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Insulin resistance and necroinflammation drives ductular reaction and epithelial-mesenchymal transition in chronic hepatitis C
  1. Gianluca Svegliati-Baroni1,
  2. Graziella Faraci1,
  3. Luca Fabris2,3,
  4. Stefania Saccomanno1,
  5. Massimiliano Cadamuro2,3,
  6. Irene Pierantonelli1,
  7. Luciano Trozzi1,
  8. Elisabetta Bugianesi4,
  9. Maria Guido5,
  10. Mario Strazzabosco3,6,7,
  11. Antonio Benedetti1,
  12. Giulio Marchesini8
  1. 1Department of Gastroenterology, Polytechnic University of Marche, Ancona, Italy
  2. 2Department of Surgical and Gastroenterological Sciences, University of Padua, Padova, Italy
  3. 3Center for Liver Research, Bergamo, Italy
  4. 4Division of Gastroenterology, University of Turin, Turin, Italy
  5. 5Department of Diagnostic Sciences and Special Therapies, Pathology Unit, University of Padua, Padova, Italy
  6. 6Digestive Disease Section, Yale University, New Haven, Connecticut, USA
  7. 7Department of Clinical Medicine and Prevention, University of Milan-Bicocca, Milan, Italy
  8. 8Clinical Dietetics, ''Alma Mater Studiorum'' University of Bologna, Bologna, Italy
  1. Correspondence to Professor Gianluca Svegliati-Baroni, Clinica di Gastroenterologia, Università Politecnica delle Marche, Via Tronto, 60100 Ancona, Italy; g.svegliati{at}


Objective To study the mechanism(s) linking insulin resistance (IR) to hepatic fibrosis and the role of the epithelial component in tissue repair and fibrosis in chronic hepatitis C (CHC).

Design Prospective observational study.

Setting Tertiary care academic centre.

Patients 78 consecutive patients with CHC.

Main outcome measures IR, calculated by the oral glucose insulin sensitivity during oral glucose tolerance test; necroinflammatory activity and fibrosis, defined according to Ishak's score; steatosis, graded as 0 (<5% of hepatocytes), 1 (5–33%), 2 (33–66%) and 3 (>66%). To evaluate the role of the epithelial component in tissue repair and fibrosis, the expansion of the ductular reaction (DR) was calculated by keratin-7 (CK7) morphometry. Nuclear expression of Snail, downregulation of E-cadherin and expression of fibroblast specific protein-1 (FSP1) and vimentin by CK7-positive cells were used as markers of epithelial-mesenchymal transition in DR elements.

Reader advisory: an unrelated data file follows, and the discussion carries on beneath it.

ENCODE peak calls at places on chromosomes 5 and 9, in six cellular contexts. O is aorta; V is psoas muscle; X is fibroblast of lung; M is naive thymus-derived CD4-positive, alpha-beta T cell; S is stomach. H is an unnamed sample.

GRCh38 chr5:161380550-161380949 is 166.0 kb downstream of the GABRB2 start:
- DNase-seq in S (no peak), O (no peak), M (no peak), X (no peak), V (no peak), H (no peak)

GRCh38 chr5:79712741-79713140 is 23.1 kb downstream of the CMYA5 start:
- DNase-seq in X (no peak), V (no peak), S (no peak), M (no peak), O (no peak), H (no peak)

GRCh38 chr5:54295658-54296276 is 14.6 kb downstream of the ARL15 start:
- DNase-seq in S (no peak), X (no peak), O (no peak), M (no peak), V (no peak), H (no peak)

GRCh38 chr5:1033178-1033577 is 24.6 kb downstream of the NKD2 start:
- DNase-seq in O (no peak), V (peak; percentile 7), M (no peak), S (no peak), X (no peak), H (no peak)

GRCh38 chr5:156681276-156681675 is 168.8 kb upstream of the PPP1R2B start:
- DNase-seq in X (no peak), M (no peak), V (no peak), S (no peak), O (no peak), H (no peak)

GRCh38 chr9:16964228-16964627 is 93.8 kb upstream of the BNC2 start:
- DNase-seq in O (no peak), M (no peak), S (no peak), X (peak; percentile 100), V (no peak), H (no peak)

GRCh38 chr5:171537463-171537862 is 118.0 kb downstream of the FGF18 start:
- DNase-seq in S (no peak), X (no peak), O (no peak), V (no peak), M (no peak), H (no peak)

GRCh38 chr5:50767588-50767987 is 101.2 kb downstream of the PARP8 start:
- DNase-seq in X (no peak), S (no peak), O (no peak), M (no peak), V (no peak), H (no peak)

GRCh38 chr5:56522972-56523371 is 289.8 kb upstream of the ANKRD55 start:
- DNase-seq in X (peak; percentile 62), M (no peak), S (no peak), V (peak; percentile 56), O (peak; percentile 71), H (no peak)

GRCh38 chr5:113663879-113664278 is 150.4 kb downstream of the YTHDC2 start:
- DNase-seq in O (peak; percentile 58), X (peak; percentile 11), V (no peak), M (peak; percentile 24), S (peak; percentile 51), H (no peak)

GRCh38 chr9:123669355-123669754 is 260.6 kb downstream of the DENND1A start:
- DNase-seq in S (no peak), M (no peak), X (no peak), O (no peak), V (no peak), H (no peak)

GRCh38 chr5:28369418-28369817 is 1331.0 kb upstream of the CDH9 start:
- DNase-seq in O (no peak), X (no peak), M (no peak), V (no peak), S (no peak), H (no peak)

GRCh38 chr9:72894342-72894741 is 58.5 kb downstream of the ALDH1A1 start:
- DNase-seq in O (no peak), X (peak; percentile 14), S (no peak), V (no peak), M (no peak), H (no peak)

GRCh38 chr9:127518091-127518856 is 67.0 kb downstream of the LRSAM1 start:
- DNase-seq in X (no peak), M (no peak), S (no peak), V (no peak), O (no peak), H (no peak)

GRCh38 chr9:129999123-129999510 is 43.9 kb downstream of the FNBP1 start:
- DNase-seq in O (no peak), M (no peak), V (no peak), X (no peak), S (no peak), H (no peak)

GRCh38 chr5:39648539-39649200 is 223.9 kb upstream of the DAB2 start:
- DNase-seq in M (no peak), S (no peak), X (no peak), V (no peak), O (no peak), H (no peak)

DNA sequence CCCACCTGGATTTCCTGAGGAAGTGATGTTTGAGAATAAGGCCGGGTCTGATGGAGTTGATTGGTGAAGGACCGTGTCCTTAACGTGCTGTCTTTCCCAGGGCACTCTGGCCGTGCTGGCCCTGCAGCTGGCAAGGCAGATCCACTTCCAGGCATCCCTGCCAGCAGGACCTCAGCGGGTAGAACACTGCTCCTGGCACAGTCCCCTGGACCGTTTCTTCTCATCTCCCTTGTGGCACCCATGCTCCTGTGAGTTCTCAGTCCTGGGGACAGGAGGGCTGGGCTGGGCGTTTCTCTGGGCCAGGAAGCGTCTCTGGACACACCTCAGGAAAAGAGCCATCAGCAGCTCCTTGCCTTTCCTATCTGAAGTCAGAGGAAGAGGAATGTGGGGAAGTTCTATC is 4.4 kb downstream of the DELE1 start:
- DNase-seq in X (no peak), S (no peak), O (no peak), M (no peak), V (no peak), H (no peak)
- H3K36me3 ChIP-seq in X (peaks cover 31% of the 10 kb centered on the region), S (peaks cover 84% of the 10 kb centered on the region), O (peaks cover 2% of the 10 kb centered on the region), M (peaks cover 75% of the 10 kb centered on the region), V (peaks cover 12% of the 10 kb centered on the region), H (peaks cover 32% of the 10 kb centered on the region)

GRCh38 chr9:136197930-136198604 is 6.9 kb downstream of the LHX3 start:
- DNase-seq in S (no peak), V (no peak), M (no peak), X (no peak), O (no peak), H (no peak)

Results IR, the degree of necroinflammation and expansion of the DR (stratified as reactive ductular cells (RDCs), hepatic progenitor cells and intermediate hepatobiliary cells according to morphological criteria) were all associated with the stage of fibrosis. Nuclear Snail expression, E-cadherin downregulation and vimentin upregulation were observed in RDCs. By dual immunofluorescence for CK7 and FSP1, the number of RDCs undergoing epithelial-mesenchymal transition progressively increased together with the necroinflammatory score. By multivariate analysis, total inflammation and insulin resistance were the only factors significantly predicting the presence of advanced fibrosis (Ishak score ≥3) and the expansion of RDCs.

Conclusion This study indicates that IR is associated with the degree of necroinflammatory injury in CHC and contributes to hepatic fibrosis by stimulating the expansion of RDCs that express epithelial-mesenchymal transition markers.

  • Insulin resistance
  • ductular reaction
  • fibrosis
  • hepatic stellate cell
  • chronic liver injury
  • biliary epithelium
  • chronic liver disease
  • hepatic fibrosis
  • hepatic stellate cell
  • hepatitis C

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  • Funding This work was supported by MIUR grant 2007 - prot. 2007HPT7BA_002 to GSB, GF, SS and AB. GF is a recipient of Scuola di Dottorato in Alimentazione e Salute from Università Politecnica delle Marche. LF is a recipient of Grant Telethon GGP09189. MC is a recipient of Progetto di Ateneo CPDA083217/08. MS is supported by supported by NIH DK079005, by Yale University Liver Center (NIH DK34989), and Fondazione S Martino, Bergamo.

  • Competing interests None.

  • Ethics approval This study was conducted with the approval of the Polytechnic University of Marche-Ospedali Riuniti Ancona.

  • Provenance and peer review Not commissioned; externally peer reviewed.

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